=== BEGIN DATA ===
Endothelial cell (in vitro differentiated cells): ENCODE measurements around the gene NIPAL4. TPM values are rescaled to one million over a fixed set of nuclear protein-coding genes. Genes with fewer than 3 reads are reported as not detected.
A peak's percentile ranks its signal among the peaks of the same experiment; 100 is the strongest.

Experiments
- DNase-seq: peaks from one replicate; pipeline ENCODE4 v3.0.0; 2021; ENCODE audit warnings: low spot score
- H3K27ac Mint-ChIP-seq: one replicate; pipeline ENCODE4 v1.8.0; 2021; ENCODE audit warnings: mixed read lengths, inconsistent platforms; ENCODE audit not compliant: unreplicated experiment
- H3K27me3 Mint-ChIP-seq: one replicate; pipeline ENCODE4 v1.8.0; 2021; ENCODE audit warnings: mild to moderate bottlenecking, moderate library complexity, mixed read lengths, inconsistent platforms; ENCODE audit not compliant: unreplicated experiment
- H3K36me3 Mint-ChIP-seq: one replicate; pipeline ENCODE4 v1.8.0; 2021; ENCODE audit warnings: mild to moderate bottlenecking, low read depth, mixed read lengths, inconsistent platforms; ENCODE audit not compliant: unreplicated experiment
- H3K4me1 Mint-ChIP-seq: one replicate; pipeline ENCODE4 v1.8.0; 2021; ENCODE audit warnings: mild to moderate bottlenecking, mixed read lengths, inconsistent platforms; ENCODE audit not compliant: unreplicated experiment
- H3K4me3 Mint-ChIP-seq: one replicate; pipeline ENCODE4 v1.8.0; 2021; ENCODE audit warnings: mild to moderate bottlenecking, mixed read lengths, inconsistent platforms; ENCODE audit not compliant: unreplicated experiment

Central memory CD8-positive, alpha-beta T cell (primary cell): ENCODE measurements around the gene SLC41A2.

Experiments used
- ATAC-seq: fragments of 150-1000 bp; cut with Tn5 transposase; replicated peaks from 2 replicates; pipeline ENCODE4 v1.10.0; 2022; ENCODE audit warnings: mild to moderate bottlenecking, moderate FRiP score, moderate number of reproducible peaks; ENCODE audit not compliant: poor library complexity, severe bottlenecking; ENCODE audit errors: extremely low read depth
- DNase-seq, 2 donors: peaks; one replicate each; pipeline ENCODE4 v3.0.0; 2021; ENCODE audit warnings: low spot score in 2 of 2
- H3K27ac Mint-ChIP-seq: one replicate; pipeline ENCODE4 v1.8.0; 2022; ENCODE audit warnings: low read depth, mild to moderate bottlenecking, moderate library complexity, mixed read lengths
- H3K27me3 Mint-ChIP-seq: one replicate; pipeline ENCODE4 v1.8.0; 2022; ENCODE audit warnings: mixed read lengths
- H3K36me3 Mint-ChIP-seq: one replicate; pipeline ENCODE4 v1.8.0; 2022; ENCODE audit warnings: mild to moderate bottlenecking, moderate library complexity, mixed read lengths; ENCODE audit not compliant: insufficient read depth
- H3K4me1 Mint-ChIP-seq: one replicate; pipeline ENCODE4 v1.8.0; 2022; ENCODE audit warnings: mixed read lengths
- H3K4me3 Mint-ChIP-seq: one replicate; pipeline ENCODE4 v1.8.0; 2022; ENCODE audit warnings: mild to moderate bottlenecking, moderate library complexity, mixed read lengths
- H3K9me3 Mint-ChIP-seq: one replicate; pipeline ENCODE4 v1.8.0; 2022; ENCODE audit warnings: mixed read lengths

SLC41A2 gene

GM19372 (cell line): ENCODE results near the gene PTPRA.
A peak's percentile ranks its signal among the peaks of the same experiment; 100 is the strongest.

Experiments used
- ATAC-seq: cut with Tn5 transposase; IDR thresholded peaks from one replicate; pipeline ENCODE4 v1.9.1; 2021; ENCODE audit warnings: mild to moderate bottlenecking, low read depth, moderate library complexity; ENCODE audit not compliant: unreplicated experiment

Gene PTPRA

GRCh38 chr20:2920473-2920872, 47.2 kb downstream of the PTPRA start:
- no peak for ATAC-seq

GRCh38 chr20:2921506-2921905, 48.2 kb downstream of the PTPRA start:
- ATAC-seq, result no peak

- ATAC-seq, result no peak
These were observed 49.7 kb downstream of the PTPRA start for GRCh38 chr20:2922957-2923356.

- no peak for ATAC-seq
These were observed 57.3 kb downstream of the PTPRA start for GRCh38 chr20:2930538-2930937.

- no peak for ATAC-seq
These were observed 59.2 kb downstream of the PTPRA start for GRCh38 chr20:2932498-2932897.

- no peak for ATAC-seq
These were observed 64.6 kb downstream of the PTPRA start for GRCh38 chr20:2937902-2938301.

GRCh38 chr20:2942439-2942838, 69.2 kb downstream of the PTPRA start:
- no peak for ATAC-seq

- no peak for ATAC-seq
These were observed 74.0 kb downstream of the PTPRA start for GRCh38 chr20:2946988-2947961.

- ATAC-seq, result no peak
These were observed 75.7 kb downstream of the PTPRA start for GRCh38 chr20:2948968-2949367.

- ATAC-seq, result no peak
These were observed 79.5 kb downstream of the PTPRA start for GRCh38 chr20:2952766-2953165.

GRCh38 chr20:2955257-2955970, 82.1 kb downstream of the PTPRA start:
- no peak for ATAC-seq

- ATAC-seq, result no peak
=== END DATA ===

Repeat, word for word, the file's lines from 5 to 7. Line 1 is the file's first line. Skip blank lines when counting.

- H3K27ac Mint-ChIP-seq: one replicate; pipeline ENCODE4 v1.8.0; 2021; ENCODE audit warnings: mixed read lengths, inconsistent platforms; ENCODE audit not compliant: unreplicated experiment
- H3K27me3 Mint-ChIP-seq: one replicate; pipeline ENCODE4 v1.8.0; 2021; ENCODE audit warnings: mild to moderate bottlenecking, moderate library complexity, mixed read lengths, inconsistent platforms; ENCODE audit not compliant: unreplicated experiment
- H3K36me3 Mint-ChIP-seq: one replicate; pipeline ENCODE4 v1.8.0; 2021; ENCODE audit warnings: mild to moderate bottlenecking, low read depth, mixed read lengths, inconsistent platforms; ENCODE audit not compliant: unreplicated experiment